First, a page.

Apparently, the only thing bigger than billionaire Tom Steyer’s political checkbook is his ego.
In a failed attempt to buy politicians who accept his extreme green agenda, San Francisco leftist billionaire Tom Steyer spent $74.4 million in the last election cycle. That’s the most of any single donor and nearly triple the amount from the second highest contributor.
While other media outlets love to scourge the Koch Brothers, you don’t hear much about mega-donor Tom Steyer, yet there’s plenty to tell about his hypocrisy. However, now that Steyer’s more or less thrown his hat in the ring as a possible contender to replace Barbara Boxer in the U.S. Senate, other media types may finally put him under the scrutiny he deserves.
It’s hard to imagine someone worse for California than Barbara Boxer, but Steyer does a good job fitting the bill.
Does this sound like the profile of someone that would appeal to liberal voters?
Steyer is a coal baron who made his fortune on fossil fuels, which he now decries. He also was a part of the Goldman Sachs firm that, many say, helped usher America to “the collapse of the economy in 2008”. Now that he’s sitting on piles of money, (which incidentally he helped build with tax havens to avoid paying his fair share) he’s pushing policies that will ultimately drive up energy costs for hardworking families.
He claims to have divested from fossil fuels but he hasn’t made his tax returns public. There’s good reason not to put much stock into what he says. He’s had quite the track record of stretching the truth.
Last year, Steyer promised to spend $100 million on political races through his Super PAC ($50 million raised from donors, and he’d match the other half). When asked last spring if he disputed the $100 million figure, Steyer said the figure was actually “very low”. The Los Angeles Times called him out on his fib about raising $50 million this past election cycle (he fell far short of that goal).
His Super PAC, Next Gen, had several ads fact-checked by independent analysts who said they were false, half-true and not justified by reality. In fact, the Washington Post gave a Next Gen ad “Four Pinocchios,” its lowest rating, reserved for “whoppers”.
This aristocrat, who grew up with a silver spoon in his mouth (nannies, elite prep schools, Upper East side housekeepers and summers in Nantucket), doesn’t practice the green agenda he preaches.
According to the New York Times, his investment firm (ironically named after shark-infested waters), Farallon Capital Management, invested hundreds of millions of dollars in dirty energy projects that use more than the amount of coal consumed annually by Britain.
Steyer spent the months leading up to the November elections traveling coast-to-coast and even got caught on tape leaving a New Orleans climate change speech in a gas-guzzling SUV.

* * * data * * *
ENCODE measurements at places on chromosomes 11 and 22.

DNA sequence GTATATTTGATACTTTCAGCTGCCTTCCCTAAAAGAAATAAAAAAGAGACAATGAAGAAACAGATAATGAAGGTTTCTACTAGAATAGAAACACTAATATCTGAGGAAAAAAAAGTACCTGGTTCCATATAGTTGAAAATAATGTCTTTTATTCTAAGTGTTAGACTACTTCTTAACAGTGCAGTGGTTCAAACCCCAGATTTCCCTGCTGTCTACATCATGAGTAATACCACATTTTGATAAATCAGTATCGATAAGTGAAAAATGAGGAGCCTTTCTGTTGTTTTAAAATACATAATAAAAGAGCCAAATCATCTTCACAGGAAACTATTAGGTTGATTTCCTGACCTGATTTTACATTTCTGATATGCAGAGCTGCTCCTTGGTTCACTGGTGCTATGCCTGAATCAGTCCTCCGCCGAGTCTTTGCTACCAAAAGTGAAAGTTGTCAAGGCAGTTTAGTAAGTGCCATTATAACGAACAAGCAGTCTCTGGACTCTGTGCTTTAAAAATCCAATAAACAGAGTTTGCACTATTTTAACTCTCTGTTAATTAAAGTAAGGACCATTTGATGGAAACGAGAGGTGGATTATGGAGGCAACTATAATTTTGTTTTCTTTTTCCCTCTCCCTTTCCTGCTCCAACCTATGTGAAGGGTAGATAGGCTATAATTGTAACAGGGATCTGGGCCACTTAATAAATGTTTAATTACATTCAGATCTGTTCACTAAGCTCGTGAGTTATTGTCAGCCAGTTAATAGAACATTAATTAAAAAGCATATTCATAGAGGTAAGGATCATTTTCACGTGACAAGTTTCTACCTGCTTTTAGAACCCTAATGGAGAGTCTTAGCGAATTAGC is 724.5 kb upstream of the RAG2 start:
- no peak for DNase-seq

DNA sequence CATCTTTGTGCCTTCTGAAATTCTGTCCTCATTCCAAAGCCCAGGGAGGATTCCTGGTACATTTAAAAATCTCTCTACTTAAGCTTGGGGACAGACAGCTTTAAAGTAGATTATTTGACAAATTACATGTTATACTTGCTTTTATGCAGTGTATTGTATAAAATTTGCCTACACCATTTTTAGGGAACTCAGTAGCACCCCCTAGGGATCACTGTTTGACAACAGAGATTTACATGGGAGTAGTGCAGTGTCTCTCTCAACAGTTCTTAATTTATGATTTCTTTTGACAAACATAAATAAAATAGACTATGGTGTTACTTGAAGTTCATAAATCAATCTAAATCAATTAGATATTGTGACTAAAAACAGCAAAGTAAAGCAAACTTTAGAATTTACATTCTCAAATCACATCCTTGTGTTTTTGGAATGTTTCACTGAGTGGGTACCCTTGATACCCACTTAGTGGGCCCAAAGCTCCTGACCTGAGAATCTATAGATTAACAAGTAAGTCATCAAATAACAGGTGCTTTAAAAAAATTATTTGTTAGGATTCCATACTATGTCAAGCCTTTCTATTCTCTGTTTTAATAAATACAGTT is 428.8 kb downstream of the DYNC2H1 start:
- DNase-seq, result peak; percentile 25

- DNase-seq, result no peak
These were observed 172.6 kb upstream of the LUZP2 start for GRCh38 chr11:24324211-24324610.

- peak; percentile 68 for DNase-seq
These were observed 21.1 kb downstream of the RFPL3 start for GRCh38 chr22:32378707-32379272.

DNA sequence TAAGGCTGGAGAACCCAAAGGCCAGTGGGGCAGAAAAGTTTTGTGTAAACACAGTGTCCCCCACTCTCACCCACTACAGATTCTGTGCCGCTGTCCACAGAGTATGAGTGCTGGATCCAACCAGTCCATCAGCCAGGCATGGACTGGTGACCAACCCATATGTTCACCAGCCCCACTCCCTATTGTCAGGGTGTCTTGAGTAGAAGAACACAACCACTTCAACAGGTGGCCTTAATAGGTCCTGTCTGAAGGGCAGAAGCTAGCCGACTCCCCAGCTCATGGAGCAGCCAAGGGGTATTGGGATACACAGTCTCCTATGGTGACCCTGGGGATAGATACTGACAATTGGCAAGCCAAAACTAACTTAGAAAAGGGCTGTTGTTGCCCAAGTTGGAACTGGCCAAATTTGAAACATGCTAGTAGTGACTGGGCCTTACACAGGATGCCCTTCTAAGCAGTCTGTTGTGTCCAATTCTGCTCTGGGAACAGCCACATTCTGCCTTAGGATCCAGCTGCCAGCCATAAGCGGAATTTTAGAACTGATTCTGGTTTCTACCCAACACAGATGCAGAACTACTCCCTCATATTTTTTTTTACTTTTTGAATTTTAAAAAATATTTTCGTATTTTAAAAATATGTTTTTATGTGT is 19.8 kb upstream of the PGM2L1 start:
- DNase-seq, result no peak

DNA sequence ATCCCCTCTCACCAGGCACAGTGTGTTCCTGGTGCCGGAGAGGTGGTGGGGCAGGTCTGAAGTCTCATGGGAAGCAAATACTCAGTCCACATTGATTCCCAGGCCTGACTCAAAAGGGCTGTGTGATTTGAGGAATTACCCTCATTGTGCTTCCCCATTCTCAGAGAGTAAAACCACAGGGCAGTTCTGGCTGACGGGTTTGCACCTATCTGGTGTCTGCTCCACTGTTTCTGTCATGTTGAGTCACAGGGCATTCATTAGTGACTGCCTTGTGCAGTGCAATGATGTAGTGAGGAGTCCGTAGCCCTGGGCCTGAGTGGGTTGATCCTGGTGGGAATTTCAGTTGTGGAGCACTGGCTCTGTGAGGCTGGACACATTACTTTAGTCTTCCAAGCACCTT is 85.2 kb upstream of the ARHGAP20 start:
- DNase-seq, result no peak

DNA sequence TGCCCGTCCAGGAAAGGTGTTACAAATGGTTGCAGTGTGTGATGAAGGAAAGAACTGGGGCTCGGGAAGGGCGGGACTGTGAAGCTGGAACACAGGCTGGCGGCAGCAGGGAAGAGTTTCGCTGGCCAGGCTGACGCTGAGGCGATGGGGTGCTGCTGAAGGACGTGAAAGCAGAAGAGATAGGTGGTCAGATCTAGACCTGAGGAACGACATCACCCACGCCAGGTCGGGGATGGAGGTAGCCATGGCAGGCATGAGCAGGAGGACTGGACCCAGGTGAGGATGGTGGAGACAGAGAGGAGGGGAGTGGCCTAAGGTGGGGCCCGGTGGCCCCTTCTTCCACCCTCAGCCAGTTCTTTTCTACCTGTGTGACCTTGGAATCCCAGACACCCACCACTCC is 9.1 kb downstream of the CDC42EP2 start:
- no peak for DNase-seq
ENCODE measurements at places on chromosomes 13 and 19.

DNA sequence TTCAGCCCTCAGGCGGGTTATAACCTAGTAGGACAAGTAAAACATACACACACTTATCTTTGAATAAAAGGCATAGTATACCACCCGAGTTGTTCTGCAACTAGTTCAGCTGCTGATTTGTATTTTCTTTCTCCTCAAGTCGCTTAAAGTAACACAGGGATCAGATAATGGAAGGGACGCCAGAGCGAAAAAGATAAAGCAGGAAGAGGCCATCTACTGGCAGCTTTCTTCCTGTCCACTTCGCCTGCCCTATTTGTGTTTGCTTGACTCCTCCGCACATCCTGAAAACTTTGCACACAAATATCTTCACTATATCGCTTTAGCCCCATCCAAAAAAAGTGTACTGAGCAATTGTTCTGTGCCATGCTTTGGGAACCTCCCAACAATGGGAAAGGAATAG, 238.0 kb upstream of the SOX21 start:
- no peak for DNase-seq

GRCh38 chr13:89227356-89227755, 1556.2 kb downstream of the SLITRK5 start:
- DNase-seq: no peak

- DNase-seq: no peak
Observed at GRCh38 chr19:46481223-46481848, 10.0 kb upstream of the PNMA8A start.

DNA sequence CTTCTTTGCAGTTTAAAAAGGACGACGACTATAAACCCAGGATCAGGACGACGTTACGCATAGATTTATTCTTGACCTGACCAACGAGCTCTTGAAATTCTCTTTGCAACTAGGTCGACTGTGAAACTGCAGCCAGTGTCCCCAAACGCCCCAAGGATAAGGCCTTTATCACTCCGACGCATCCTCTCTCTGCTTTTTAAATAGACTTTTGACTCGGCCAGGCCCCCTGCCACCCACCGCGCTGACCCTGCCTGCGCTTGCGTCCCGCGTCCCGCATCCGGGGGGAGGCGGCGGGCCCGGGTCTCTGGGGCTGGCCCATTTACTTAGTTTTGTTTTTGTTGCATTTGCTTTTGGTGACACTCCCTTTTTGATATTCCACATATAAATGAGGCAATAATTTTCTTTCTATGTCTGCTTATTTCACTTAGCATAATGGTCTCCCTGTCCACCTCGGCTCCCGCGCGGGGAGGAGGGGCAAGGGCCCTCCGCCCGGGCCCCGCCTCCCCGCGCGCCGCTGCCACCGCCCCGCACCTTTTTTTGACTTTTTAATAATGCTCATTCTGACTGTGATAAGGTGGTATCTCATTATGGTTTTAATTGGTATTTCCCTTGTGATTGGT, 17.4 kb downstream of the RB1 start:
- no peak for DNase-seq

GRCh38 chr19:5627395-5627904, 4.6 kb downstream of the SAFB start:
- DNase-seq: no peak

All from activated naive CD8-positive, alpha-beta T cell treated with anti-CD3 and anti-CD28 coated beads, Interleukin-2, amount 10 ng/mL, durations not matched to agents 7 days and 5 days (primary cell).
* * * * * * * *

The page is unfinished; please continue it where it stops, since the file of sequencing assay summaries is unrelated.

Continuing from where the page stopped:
You see, Steyer doesn’t have to reduce his giant carbon footprint because he believes he’s better than you. He’s said so much himself. He thinks most Americans are not “super-sophisticated” and he wants to “penalize” those who don’t follow his extreme agenda.
In a surprising twist, even though Steyer has been the Democrats’ Daddy Warbucks, he’s having a hard time securing the base.
Gale Kaufman, a prominent California Democratic consultant, told the National Journal, “He’s laid no foundation anywhere in the state, and few know him—including many of the Democratic Party players, beyond the cocktail party level.”
New Republic featured a column opposing a Steyer candidacy. And Salon featureed a piece entitled, “Don’t do it, Tom! The case against Steyer for Senate,” which had this gem:
Billionaires tend to be highly self-regarding, but given that Steyer is almost essentially universally loathed by Republicans and is viewed with suspicion by many fellow Democrats, it’s exceedingly difficult to envision how he’d be able to assemble the coalition necessary to get a climate bill passed.
Moreover, from a purely strategic, bench-building perspective, Sen. Steyer makes little sense.
Steyer has a powerful ally, State Senate President pro Tempore Kevin de León, who teamed up with him to pass a billion-dollar, job-chasing tax hike (Proposition 39). Steyer has appeared with de León and the Governor at several public events, most recently the Governor’s inauguration.
De León even shut down the Senate during the busy final week of the legislative session (as they were considering green bills) so Democrats could meet with Steyer.
With a relationship like that, wouldn’t you expect de León to issue a ringing endorsement of Steyer? Well, that’s not what the Senate Leader signaled to the press when he told the Associated Press that “the contest should reflect the state’s diversity and Southern California ‘has to be part of this equation’.”
With liberal friends like that, how does Steyer need enemies?
Steyer seems likely to plunge head-first into a Senate bid. As a spectator sport, this promises to be quite the show.